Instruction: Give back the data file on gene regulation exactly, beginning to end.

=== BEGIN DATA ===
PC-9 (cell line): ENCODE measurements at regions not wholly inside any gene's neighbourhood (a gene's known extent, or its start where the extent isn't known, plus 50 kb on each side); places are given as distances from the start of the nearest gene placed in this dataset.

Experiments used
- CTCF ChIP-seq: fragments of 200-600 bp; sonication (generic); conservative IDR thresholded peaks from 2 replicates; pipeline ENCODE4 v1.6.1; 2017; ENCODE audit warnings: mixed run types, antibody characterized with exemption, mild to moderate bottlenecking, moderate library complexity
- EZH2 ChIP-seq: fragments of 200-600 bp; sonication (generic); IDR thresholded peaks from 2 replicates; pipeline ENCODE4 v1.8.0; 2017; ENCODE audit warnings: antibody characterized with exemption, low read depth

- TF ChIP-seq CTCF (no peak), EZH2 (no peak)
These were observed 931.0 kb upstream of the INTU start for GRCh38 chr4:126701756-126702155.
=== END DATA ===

PC-9 (cell line): ENCODE measurements at regions not wholly inside any gene's neighbourhood (a gene's known extent, or its start where the extent isn't known, plus 50 kb on each side); places are given as distances from the start of the nearest gene placed in this dataset.

Experiments used
- CTCF ChIP-seq: fragments of 200-600 bp; sonication (generic); conservative IDR thresholded peaks from 2 replicates; pipeline ENCODE4 v1.6.1; 2017; ENCODE audit warnings: mixed run types, antibody characterized with exemption, mild to moderate bottlenecking, moderate library complexity
- EZH2 ChIP-seq: fragments of 200-600 bp; sonication (generic); IDR thresholded peaks from 2 replicates; pipeline ENCODE4 v1.8.0; 2017; ENCODE audit warnings: antibody characterized with exemption, low read depth

- TF ChIP-seq CTCF (no peak), EZH2 (no peak)
These were observed 931.0 kb upstream of the INTU start for GRCh38 chr4:126701756-126702155.